What's the distinction between "common", " stereotypical" and "popular"?
Hi. If something is common is it necessarily stereotypical, and/or vice versa?
If something is common and/or stereotypical is it necessarily popular, and/or vice versa?
Please help- thank you.
- FoofaLv 72 months ago
"Common" means something that's not rare and is considered "normal". "Stereotypical" means an over simplified image of something. "Popular" means a lot of people are interested in it. So "common" and "popular" probably have more in common in terms of their definitions.
- CharlesLv 52 months ago
Some states recognize "common law marriage," which means people living together for a specified number of years without an official marriage ceremony. This is one of many uses of the word "common." Consult a dictionary.
- AndrewLv 72 months ago
"Common", when used as an adjective usually means "occurring, found, or done often; prevalent; of the most familiar type", but can also mean "shared by, coming from, or done by more than one." As a noun, it refers to a piece of public land, i.e.: "Boston Common." It can also be used in a colloquial sense as an adjective to describe something unrefined or not particularly attractive.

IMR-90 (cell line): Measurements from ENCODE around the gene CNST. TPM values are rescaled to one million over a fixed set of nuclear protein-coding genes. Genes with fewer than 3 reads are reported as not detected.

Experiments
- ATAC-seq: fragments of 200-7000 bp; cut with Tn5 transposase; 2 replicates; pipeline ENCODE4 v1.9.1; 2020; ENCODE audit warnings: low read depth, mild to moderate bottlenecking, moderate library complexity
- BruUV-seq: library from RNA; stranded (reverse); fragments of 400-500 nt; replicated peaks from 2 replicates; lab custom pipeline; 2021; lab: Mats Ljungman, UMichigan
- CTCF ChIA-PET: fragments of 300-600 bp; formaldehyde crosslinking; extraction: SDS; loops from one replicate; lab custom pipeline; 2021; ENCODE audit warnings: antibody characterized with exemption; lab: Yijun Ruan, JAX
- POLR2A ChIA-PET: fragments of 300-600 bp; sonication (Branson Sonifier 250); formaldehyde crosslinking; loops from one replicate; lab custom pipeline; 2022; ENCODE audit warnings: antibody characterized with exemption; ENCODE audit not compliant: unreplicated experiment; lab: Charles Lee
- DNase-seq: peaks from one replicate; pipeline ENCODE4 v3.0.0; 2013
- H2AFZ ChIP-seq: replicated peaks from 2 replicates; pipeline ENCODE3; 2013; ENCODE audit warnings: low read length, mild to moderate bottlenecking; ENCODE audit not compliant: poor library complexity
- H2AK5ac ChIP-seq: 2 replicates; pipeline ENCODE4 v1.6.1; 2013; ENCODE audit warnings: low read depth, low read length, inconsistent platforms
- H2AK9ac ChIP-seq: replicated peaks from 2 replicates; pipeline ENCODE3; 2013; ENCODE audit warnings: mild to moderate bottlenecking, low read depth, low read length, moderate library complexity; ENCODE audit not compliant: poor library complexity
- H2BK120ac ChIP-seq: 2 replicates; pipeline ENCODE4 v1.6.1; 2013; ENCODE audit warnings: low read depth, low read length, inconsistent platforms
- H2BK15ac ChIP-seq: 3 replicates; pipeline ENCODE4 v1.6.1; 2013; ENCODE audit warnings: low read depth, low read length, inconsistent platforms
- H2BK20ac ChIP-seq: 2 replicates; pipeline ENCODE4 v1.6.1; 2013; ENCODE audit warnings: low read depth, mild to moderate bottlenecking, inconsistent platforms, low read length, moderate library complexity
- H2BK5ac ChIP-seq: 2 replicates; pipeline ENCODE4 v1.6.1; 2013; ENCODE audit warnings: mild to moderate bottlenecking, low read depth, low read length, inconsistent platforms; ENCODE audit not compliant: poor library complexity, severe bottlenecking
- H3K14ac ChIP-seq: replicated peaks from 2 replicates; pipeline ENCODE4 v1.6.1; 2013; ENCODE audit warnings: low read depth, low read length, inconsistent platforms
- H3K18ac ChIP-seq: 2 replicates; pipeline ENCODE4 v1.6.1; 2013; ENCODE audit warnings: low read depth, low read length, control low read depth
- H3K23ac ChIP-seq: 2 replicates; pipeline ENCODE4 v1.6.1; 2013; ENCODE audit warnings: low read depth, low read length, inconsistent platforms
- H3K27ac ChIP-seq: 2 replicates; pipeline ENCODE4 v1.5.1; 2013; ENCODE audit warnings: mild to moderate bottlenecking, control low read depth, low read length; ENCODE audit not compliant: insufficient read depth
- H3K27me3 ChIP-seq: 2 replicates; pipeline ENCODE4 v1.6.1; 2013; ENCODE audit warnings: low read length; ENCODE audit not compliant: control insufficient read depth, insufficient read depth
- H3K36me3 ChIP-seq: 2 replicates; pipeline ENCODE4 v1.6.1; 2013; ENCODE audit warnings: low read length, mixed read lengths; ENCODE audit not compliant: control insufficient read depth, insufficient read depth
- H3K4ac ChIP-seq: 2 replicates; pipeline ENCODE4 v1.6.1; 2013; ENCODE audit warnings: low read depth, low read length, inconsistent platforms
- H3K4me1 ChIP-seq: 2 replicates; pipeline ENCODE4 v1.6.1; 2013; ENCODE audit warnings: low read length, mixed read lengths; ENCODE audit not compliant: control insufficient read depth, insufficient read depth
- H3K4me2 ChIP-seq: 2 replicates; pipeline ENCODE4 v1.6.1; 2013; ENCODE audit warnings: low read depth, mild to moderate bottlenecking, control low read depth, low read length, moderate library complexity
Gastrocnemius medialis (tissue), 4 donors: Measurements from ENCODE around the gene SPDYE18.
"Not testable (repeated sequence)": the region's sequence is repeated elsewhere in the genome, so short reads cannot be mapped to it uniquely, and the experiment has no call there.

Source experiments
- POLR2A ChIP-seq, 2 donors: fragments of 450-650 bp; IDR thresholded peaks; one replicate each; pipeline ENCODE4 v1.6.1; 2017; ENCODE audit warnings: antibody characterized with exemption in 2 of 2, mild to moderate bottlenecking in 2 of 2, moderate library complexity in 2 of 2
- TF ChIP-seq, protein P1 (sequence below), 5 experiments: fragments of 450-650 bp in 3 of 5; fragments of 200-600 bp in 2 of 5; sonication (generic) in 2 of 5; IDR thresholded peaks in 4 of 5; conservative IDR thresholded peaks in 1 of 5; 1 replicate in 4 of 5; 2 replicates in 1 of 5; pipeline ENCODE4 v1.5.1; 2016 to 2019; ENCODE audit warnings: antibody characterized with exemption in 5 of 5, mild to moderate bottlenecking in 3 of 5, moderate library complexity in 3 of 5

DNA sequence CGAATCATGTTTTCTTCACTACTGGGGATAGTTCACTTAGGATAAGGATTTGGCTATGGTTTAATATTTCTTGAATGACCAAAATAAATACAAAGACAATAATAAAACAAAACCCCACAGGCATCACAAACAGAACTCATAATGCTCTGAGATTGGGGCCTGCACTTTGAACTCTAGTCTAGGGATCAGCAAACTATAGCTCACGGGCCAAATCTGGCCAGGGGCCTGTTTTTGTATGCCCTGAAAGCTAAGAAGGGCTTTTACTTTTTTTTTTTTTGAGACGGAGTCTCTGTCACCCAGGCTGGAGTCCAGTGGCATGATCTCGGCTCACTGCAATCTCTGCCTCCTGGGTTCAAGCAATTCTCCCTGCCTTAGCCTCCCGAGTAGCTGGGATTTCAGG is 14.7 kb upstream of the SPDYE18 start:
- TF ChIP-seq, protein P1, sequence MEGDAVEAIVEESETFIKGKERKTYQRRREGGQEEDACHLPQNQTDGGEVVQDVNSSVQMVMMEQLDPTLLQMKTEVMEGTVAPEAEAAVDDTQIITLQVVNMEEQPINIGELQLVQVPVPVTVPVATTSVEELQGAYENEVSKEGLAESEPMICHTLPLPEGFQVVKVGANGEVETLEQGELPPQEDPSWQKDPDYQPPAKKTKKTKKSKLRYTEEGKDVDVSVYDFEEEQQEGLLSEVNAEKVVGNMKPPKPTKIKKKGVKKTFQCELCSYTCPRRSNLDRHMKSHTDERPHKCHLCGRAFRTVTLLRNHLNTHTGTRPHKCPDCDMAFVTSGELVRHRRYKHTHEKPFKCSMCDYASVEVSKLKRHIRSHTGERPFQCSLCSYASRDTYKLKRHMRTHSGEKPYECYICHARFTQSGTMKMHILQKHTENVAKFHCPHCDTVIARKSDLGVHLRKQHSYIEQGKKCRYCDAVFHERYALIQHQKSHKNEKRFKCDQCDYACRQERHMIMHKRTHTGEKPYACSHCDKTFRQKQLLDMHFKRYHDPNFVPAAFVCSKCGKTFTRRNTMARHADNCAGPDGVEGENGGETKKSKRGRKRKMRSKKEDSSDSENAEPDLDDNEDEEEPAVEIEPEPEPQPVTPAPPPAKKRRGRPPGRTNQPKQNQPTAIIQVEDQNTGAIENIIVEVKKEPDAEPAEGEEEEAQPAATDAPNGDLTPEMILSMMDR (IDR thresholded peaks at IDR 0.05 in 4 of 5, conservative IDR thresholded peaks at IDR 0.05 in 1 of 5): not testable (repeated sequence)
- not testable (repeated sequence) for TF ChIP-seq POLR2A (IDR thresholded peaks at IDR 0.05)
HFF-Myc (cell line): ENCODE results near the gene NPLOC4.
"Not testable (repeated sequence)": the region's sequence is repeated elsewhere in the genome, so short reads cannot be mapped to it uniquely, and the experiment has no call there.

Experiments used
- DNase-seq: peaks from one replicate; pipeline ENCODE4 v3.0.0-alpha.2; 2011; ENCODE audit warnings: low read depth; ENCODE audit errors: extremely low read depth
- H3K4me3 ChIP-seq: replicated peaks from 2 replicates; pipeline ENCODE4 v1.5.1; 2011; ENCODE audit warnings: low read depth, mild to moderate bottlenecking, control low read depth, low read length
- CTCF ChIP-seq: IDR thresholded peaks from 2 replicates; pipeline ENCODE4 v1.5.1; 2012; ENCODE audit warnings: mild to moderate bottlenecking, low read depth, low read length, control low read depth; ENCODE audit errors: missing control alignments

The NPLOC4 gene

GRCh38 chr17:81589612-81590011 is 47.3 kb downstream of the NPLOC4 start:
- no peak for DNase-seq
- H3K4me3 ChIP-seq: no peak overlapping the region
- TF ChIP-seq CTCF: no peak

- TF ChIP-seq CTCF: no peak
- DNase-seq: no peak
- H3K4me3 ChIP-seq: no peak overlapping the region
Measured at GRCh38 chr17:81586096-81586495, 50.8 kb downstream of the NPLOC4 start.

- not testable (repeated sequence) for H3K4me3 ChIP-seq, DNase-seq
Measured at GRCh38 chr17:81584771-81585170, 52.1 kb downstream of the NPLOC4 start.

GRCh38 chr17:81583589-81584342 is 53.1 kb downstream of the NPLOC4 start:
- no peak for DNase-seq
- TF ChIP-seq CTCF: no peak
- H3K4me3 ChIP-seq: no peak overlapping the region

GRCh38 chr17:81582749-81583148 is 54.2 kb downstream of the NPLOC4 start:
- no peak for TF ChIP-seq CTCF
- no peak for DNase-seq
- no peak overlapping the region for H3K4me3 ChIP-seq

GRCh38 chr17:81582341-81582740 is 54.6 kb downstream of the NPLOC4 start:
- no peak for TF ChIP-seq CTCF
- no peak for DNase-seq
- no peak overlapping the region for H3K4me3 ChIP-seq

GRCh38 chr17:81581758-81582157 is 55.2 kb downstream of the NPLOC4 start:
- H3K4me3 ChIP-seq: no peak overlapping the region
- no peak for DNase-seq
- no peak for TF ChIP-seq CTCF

"Stereotypical" is an adjective which means "relating to a widely held but fixed and oversimplified image or idea of a particular type of person or thing."
And "popular" means "liked, admired, or enjoyed by many people or by a particular person or group."
All three terms can be used to describe something that isn't rare, but native speakers of English employ them differently.
- martinLv 72 months ago
They all are in the same family, but "common" is an insult, while "stereotypical" is something factual and objective which can't be helped, while "popular" has a sweet ring to it although in politics it can mean an insincere politician who panders to majority opinions.